A 2007 legislative attempt to provide in-state tuition rates to undocumented college students died with a veto on the desk of former Gov. M. Jodi Rell. But it is one of the many controversial issues being resuscitated by the legislature this session now that there’s a Democrat in the governor’s office.
A bill to implement Gov. Dannel P. Malloy’s budget recommendations on higher education contains language that would provide in-state rates to undocumented students who went to high school in Connecticut and live in the state. That bill is scheduled for a public hearing on March 15.
Rep. Pamela Sawyer, R-Bolton, said last week that the measure would be unfair to the state’s legal residents.
Connecticut has worked hard to build its public higher education institutes into some of the best in the country, she said. As a result, admissions at state’s universities and colleges have already become highly competitive, she said.
She used the University of Connecticut as an example. The school has 23,000 applicants for 3,000 freshmen slots, she said. Of those slots, 1,000 go to out-of-state students, who pay more and bring in money to the school, while the other 2,000 go to in-state students, she said.
“So all those kids that want to come to UConn from this state have a heck of a lot of competition amongst the kids who are naturally born and here with full legal status. That’s competition with a big ‘C,’” she said. “How do I say to those student and parents, ‘oh by the way, we’re going to take those seats away from you and give them to undocumented kids?’”
Sawyer said that while the undocumented applicants may have met academic credentials to attend the school, they haven’t met a national credential—to become citizens or obtain a student visas.
And a fiscal analysis report from 2007 indicated the measure would likely result in a loss of revenue to UConn, which is typically operating at or near its full capacity. But it may benefit the state’s other higher education institutions, which would not have to replace out-of-state paying students, it said.
Western Connecticut State University student Zach Richter said it is unfair to punish students for something their parents might have done.
“Students who are in this country, who were brought in by their parents when they were young, they didn’t chose to break the law. They broke the law by virtue of something that someone else did. So it’s completely unfair to punish them and punish our entire society by not having them as members,” he said.
Those undocumented students have the potential to be some of the next great citizens of this country and it makes sense to try to keep them in the state, he said. And passing the bill would give them an attachment to the community and prevent them from being marginalized, leaving them wanting to go somewhere else, he said.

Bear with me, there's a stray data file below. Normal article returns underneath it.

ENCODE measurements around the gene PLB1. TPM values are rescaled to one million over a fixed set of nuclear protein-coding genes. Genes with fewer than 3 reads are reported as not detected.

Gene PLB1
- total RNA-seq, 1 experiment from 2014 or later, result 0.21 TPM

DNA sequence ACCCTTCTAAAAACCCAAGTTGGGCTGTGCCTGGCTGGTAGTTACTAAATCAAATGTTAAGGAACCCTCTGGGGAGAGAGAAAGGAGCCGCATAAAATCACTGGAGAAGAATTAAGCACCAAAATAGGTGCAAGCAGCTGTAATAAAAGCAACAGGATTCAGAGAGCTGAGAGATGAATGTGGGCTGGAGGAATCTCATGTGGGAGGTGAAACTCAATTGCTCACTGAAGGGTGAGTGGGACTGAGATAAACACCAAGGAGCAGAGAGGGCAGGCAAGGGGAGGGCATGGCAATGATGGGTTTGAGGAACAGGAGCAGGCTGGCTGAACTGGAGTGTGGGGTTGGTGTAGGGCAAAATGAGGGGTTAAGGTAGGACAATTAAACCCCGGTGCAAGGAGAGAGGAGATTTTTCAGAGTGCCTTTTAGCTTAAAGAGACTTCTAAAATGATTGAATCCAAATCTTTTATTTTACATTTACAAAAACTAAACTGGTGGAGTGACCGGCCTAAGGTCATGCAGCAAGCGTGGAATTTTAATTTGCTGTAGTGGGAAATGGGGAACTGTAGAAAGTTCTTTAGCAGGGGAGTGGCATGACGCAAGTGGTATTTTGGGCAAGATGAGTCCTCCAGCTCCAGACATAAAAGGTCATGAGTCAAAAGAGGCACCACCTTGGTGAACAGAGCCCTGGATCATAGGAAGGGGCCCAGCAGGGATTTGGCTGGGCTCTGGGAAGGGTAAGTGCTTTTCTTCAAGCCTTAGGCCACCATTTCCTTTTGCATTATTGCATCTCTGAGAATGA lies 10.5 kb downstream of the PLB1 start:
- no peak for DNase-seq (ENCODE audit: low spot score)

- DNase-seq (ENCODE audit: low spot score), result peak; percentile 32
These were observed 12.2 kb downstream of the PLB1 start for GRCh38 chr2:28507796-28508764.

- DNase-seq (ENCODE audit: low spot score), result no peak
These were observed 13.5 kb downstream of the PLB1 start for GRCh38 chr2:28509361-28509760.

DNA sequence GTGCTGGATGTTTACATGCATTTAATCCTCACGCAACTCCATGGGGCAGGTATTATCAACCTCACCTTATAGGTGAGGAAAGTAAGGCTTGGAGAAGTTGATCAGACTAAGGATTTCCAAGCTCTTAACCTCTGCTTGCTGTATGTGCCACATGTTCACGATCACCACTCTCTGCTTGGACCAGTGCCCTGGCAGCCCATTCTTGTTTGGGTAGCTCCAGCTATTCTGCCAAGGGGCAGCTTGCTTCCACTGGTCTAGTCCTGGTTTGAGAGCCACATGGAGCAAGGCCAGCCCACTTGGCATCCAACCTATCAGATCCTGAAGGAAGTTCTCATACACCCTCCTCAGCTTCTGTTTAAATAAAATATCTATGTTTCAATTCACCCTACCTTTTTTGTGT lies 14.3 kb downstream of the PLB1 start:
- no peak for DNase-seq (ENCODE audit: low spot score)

Richter said he knows some undocumented students and they already face significantly more challenges than your average middle-income student. Some can’t even acquire driver’s licenses, he said.
Rep. Gary Holder-Winfield, D-New Haven, had similar reasons for supporting the bill. Many of the undocumented people who are applying to the state’s colleges have been here almost their entire lives, he said.
“They’re as American as anybody else except for the fact that, by a technicality, they’re not. A lot of them don’t even know they’re not until around the time they try to go to college,” he said.
Holder-Winfield said the concept is a re-imagining of who your neighbors are and what it means to be American as opposed to something else. Many people are acquainted and have no problem with undocumented neighbors until they figure out they were born elsewhere, he said.
“They had no idea. They were good contributing citizens, doing things to help their schools and their communities,” he said.
And the reason in-state tuition costs less than out-of-state tuition is because the state wants to educate the people who live within the boundaries of the state, he said. The reality is that the people are already our neighbors, he said.
“Look I want those people to not have to sneak around, because they will. I want them to not have to resort to doing things to survive that may not benefit my society, because they will. And this is one way to do it,” he said, adding he has a hard time figuring out where the injustice is with the issue.
Sen. Gary LeBeau, D-East Hartford, a former educator, said he could see both sides of the issue. On one hand, allowing them to pay in-state tuition could be perceived as unfair to residents who helped to fund the institutions, he said. But he would also like to see the brightest students learn and want to live in the state, he said.
LeBeau said he hasn’t decided how he will approach the issue this session. In previous years, he said, he has supported similar measures but he noted that a lot has changed recently. The political landscape has changed and so has the public’s perception of undocumented people living in the country. There seems to be growing public outrage with undocumented immigrants, he said.
But Holder-Winfield said that following public opinion polls and legislating in accordance with them isn’t how he operates.
“I operate solely based on what I think is the right thing to do and that gets me in trouble sometimes,” he said. “You learn things in this building that you did not know coming in.”
A public hearing on the bill will be held Tuesday by the legislature’s Higher Education and Employment Advancement Committee.